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Why Have Bond Yields Stop Rising? A Mystery It’s Not

Economic momentum is waning, holding bonds back


“Why isn’t the 10-year Treasury yield over 3%?” the grand inquisitors on CBNC demanded to know.  They got various answers, all more or less plausible.  But the most compelling answer is the one nobody gave.

Sure, it’s true, as one institutional strategist argued, that the Federal Reserve’s zero-yield policy at the short end of the curve is depressing interest rates at all maturities, including the longest-dated bonds.  However, zero-yielding money markets don’t explain why bond yields soared in the May to September period last year.

The simple reason why bond yields have stopped rising now is that the velocity of economic growth has, once again, peaked.  At the very same time the unnamed strategist (and countless others) are shouting that the economy is about to zoom ahead, growth is starting to cool.

How do I know?  The strangely quiet stock market since January 1 offers the first clue.  Soft oil prices (despite today’s modest rally) during the opening weeks of the New Year add another vote to slowdown case.  To say nothing of the action in the bond market itself, where yields have worked steadily lower since the turn of the year (to 2.83% on the benchmark 10-year Treasury today).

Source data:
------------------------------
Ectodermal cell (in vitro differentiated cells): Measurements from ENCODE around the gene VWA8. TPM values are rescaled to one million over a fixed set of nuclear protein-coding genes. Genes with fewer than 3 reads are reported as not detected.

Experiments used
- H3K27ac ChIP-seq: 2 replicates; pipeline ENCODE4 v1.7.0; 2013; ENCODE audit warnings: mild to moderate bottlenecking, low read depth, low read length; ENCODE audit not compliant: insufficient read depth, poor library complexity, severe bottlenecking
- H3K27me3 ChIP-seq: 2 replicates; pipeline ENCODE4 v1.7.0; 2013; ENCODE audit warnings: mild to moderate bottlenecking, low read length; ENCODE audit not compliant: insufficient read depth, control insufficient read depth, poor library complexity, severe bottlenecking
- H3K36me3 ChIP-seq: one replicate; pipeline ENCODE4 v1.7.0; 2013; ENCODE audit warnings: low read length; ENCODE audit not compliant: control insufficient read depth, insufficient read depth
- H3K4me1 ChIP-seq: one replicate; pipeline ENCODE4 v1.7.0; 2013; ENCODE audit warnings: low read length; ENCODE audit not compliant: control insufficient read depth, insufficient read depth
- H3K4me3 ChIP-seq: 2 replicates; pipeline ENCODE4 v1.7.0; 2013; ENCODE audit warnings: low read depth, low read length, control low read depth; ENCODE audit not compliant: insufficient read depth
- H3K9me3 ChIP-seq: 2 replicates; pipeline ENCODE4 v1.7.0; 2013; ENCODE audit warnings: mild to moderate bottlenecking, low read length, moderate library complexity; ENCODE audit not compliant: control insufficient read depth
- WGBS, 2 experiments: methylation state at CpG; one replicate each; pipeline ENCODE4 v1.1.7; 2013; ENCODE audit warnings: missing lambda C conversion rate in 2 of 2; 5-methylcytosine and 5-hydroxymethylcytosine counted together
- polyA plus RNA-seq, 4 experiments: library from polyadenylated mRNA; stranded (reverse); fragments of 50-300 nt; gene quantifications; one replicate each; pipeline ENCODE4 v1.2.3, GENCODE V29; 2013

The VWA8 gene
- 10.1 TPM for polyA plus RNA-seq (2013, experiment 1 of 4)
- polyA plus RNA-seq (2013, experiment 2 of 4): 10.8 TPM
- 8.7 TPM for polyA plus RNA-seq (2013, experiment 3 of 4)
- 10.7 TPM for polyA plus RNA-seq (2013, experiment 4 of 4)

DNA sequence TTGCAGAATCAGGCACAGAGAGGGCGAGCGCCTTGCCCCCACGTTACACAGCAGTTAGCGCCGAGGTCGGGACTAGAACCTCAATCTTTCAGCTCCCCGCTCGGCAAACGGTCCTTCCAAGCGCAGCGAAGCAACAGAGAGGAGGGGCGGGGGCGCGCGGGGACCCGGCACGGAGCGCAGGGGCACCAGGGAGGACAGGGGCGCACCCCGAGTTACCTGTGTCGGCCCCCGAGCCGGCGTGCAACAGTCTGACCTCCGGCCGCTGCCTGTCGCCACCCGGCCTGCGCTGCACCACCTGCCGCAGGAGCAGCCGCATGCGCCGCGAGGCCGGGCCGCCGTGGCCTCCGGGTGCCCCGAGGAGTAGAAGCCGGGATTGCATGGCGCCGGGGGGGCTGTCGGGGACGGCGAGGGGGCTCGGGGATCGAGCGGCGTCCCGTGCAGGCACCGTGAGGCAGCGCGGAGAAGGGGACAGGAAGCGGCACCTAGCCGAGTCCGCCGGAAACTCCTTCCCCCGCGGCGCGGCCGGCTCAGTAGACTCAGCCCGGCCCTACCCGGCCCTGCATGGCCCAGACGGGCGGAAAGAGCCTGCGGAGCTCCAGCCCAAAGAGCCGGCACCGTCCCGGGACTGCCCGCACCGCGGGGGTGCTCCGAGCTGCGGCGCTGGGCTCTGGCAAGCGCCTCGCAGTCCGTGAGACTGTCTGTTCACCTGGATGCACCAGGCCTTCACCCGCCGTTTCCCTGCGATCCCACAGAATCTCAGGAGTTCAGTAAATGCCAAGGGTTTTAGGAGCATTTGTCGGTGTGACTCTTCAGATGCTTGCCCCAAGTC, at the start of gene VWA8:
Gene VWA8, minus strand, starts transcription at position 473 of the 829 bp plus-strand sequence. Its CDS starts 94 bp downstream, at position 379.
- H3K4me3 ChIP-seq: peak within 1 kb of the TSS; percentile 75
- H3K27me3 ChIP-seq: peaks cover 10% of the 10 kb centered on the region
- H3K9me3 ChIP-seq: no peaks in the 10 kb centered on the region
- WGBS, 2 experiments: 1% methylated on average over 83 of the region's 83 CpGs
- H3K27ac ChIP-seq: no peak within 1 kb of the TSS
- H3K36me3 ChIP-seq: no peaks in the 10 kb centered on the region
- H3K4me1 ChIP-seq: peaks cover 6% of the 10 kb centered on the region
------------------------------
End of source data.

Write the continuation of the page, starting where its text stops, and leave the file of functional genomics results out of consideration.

In short, as I’ve said before, the real-time market signals give little support to the “runaway locomotive” view of the economy.  Hang on to your bonds and preferred stocks, and keep buying undervalued fixed-income sectors, such as emerging markets.

Over in the stock market, I continue to find good value in the telecom area.  Verizon (VZ) brought in a solid Q4 earnings report today, with sales and profits edging out Wall Street estimates.

Nonetheless, some investors quibbled that the company signed up fewer customers than last year for TV and broadband internet (Verizon’s FiOS service).  Hairsplitting of this sort is what creates buying opportunities.

P.S.  Heartwarming Q4 report from food-and-soaps maker Unilever (UL).  Under CEO Paul Polman, an ex-Nestle (NSRGF) star, UL continues to surprise analysts on both sides of the Atlantic with the company’s strong performance in emerging markets.  “Underlying” sales in these markets, after stripping out one-time events like currency fluctuations, rose a smart 8.7% in 2013.

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